Rob Brown rob@cobbleware.com
Fri Jul 13 22:30:00 GMT 2007

As a (non-developer) user, may I humbly submit a slightly different view:

The change of license is an Event, which needs to be marked in concrete by
a version number change. All future mainline development will be under the
GPLv3. However, there are many people who (due to legal or commercial
pressures, amongst others) are required to continue under GPLv2, and there
doesn't seem to be a good pragmatic reason to actively penalise those people.

I think that having one more GPLv2 release, and then all future releases
under GPLv3, creates a discontinuity in the compiler between licenses which
may be unhelpful because the first GPLv3 gcc will be technically different
to the last GPLv2 gcc. This means that the decision about which to use will
be a combination of license issues and technical issues.

So, could there be a simultaneous release of gcc under GPLv2 and GPLv3,
identical in all respects except for the license? The GPLv2 release will
represent the best-quality compiler that the project can deliver, as a base
for those who must continue to support it. The GPLv3 release will be the
reference point for future development, and will be a known quantity in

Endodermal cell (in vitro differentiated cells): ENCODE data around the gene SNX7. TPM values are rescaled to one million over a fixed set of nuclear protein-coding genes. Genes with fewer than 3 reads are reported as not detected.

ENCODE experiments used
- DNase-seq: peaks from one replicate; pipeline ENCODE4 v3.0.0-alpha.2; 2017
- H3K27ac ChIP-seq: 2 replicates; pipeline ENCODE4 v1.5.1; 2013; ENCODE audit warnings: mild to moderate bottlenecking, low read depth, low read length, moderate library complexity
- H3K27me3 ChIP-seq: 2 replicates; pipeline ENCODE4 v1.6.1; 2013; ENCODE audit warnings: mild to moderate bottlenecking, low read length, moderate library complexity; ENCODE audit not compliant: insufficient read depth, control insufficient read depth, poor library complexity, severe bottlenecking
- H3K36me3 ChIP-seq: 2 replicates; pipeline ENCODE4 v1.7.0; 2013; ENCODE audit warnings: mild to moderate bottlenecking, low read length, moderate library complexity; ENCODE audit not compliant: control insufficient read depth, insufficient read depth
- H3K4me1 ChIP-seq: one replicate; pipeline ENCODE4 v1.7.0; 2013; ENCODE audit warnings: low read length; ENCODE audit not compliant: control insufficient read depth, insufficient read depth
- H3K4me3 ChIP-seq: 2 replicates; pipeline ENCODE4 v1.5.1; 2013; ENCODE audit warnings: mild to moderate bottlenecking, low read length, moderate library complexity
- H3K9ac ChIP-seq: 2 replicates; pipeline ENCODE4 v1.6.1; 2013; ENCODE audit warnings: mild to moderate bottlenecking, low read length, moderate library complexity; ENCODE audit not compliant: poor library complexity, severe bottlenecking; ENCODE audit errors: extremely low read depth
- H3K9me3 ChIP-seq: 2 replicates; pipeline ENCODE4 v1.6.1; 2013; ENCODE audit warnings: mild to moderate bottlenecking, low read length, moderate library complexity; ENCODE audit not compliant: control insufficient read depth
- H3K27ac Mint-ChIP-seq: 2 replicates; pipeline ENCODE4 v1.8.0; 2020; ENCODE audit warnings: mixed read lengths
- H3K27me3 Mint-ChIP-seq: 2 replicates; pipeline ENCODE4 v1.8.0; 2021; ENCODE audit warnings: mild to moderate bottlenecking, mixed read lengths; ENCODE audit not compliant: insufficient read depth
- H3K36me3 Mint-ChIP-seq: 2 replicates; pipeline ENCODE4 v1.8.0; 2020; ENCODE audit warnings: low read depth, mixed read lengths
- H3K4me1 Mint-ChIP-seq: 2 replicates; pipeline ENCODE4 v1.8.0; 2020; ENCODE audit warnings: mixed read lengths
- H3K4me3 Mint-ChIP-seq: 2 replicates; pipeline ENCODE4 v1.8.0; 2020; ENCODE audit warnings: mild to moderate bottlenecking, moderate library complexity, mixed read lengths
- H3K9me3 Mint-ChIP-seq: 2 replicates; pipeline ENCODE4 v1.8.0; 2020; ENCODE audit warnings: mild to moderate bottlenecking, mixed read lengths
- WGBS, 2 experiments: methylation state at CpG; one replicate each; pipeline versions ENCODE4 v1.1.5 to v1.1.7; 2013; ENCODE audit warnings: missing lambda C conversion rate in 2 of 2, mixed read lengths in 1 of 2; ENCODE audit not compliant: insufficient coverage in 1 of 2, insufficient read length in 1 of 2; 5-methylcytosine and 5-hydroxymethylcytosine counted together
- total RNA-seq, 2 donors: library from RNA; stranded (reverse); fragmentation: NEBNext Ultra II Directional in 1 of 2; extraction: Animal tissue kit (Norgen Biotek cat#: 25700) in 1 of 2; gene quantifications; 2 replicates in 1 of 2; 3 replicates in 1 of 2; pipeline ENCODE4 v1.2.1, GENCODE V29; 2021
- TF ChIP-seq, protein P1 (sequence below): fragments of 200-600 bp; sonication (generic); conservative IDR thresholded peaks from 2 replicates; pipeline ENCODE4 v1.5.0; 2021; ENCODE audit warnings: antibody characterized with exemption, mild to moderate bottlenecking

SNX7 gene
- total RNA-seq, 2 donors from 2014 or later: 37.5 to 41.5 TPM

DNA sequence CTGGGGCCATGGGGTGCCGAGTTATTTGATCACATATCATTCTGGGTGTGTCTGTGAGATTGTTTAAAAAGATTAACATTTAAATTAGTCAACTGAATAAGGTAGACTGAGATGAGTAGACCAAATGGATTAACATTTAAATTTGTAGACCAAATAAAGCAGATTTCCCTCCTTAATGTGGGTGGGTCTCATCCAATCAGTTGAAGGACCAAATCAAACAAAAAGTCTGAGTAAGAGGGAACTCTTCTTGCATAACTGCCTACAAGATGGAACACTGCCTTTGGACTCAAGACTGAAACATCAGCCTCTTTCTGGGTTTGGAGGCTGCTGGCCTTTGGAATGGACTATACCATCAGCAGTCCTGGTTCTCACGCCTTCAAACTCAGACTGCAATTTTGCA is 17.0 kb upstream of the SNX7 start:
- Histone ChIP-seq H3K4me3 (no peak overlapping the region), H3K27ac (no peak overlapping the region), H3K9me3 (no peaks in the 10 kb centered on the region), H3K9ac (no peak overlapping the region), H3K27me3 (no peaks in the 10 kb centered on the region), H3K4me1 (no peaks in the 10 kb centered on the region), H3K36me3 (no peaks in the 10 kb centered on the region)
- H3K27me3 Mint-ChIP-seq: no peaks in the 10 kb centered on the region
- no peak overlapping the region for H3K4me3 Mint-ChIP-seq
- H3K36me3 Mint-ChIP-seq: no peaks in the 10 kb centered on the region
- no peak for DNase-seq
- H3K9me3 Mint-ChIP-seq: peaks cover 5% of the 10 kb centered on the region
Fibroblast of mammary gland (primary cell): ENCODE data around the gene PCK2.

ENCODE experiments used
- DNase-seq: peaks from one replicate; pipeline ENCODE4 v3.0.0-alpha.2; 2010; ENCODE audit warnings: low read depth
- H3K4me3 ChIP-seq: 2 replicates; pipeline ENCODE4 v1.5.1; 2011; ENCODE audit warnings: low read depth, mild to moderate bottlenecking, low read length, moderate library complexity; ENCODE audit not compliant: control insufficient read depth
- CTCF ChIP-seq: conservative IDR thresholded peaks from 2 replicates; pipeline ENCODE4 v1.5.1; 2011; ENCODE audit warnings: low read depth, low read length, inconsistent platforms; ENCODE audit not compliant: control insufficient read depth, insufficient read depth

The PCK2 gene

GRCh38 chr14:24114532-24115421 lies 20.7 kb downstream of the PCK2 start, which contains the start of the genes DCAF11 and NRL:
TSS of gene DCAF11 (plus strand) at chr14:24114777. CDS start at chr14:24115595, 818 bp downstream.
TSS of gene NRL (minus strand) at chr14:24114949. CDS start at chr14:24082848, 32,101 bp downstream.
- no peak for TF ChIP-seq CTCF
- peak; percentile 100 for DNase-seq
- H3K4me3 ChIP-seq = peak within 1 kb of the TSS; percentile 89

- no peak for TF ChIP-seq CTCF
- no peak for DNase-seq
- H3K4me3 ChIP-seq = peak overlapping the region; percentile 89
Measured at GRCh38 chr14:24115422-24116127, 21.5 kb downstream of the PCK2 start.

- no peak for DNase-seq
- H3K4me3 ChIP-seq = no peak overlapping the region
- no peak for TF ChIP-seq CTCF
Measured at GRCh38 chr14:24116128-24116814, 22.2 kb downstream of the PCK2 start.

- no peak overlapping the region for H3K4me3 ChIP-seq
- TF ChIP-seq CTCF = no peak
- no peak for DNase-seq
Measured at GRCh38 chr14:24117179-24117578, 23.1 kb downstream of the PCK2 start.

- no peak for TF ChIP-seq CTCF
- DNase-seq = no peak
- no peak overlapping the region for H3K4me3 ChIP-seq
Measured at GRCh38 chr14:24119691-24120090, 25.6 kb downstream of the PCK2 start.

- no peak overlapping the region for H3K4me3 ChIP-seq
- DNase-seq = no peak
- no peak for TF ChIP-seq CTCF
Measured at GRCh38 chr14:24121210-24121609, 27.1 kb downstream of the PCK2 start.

technical terms.

The GPLv2 compiler could be gcc 4.2.1, and the GPLv3 compiler could be gcc
4.3.0. There is an issue that people have been hearing about the new
functionalities that gcc 4.3 will have, but it shouldn't be too hard to
"market" the concept that 4.3 is now a license change version, and 4.4 will
be the compiler that 4.3 was going to be.

Perhaps the simultaneous release could be done on July 31, which is iirc
the FSF's deadline for GPLv2 releases. Extending the gcc 4.2.1 release date
might allow some last-minute bug-fixes to make it in there.

Compiler vendors etc will have an increased workload maintaining the
separability of GPLv2 and GPLv3 code during the transition to the new
license, and it would seem that the transition will take quite some time
(years?), but I'm sure that they will develop procedures to make it manageable.

Rob Brown.

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